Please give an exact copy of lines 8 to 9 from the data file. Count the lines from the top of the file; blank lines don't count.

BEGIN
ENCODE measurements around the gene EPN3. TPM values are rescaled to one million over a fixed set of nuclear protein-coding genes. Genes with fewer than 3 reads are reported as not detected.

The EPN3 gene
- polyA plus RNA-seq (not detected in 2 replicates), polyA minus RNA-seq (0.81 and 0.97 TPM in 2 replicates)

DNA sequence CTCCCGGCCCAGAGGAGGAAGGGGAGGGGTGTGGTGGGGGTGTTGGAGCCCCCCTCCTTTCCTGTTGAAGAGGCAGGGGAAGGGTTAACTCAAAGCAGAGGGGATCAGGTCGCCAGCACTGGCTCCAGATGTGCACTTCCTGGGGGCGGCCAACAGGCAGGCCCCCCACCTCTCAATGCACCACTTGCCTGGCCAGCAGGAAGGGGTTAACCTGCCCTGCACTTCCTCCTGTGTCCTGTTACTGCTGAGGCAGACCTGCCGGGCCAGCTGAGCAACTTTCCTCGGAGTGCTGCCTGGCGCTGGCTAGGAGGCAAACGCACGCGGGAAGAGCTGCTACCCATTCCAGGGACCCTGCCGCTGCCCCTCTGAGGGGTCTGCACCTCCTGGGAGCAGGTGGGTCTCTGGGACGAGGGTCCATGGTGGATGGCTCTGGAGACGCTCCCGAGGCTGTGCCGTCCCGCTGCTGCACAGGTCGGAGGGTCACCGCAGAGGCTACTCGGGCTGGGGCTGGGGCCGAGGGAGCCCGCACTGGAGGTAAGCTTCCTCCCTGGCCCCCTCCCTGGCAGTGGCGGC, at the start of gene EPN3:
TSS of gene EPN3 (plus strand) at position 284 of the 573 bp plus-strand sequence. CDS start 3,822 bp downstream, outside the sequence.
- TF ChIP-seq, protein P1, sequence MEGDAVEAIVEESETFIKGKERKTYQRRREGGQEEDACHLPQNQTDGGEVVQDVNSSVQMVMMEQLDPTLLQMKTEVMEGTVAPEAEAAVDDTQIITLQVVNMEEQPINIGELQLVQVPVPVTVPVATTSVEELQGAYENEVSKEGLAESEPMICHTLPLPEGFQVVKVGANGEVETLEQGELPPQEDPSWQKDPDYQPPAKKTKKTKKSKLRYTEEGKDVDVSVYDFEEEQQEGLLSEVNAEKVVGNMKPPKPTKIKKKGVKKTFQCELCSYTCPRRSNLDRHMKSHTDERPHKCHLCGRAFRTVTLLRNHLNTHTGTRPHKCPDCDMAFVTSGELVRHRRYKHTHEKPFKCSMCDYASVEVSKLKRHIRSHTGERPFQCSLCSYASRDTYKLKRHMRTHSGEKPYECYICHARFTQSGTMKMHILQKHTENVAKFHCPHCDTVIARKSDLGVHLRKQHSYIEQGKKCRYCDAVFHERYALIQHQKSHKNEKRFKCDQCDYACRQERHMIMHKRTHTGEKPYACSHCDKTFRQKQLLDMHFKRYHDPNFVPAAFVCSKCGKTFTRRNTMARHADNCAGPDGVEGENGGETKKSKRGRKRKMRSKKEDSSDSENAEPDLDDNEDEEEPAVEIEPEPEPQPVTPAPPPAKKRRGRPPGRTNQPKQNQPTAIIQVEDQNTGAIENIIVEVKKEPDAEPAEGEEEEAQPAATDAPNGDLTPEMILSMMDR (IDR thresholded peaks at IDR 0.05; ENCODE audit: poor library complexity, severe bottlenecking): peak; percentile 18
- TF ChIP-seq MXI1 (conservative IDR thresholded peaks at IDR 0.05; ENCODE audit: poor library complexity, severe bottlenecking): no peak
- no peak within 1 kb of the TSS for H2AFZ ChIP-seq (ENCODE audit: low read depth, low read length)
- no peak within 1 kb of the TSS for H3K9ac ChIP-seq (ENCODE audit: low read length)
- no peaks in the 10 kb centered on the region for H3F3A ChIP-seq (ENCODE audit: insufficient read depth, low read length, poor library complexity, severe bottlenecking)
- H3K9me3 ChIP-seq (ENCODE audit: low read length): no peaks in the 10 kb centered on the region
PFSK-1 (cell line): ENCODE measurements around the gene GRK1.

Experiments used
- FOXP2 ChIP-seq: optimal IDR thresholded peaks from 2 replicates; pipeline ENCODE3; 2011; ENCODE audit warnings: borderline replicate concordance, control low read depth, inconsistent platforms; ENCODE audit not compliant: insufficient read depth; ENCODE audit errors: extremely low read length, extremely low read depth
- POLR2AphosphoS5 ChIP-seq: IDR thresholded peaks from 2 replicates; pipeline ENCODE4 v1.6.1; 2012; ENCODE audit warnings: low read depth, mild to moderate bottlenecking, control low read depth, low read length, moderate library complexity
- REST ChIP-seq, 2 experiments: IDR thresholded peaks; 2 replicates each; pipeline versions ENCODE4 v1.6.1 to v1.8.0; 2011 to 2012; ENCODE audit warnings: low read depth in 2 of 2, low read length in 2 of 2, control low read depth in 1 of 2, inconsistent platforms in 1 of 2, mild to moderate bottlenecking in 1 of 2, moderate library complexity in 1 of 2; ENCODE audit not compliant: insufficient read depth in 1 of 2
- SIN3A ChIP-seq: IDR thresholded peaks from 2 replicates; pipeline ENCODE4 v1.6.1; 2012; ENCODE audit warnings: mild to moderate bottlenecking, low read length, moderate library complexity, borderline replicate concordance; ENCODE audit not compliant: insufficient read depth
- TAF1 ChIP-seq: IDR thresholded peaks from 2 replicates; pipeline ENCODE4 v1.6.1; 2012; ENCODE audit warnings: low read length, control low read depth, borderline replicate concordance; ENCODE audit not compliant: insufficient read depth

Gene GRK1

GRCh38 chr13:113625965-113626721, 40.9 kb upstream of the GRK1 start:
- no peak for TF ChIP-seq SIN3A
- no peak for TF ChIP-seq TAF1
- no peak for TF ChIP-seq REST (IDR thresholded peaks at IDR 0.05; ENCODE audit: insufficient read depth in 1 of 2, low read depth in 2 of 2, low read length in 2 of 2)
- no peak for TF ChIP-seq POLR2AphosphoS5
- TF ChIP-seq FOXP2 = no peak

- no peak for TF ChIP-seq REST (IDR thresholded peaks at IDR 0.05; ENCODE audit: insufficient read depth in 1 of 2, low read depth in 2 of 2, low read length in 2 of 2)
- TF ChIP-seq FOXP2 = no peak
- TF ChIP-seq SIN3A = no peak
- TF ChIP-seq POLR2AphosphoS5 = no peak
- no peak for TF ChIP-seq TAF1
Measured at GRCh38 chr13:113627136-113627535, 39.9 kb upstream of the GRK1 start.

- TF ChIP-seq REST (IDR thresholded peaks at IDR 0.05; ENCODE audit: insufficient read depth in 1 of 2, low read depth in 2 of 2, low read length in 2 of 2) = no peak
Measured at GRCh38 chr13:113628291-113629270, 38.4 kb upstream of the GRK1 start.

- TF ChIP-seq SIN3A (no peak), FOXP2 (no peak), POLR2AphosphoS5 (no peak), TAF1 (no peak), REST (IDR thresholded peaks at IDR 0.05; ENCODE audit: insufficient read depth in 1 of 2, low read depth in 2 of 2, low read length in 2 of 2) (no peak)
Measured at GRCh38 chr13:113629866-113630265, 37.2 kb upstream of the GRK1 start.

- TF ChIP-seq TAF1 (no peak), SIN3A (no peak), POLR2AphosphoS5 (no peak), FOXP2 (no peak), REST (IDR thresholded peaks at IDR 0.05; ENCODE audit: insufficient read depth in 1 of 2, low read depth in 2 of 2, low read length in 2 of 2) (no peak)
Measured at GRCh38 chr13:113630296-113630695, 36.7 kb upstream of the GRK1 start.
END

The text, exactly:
- no peak within 1 kb of the TSS for H2AFZ ChIP-seq (ENCODE audit: low read depth, low read length)
- no peak within 1 kb of the TSS for H3K9ac ChIP-seq (ENCODE audit: low read length)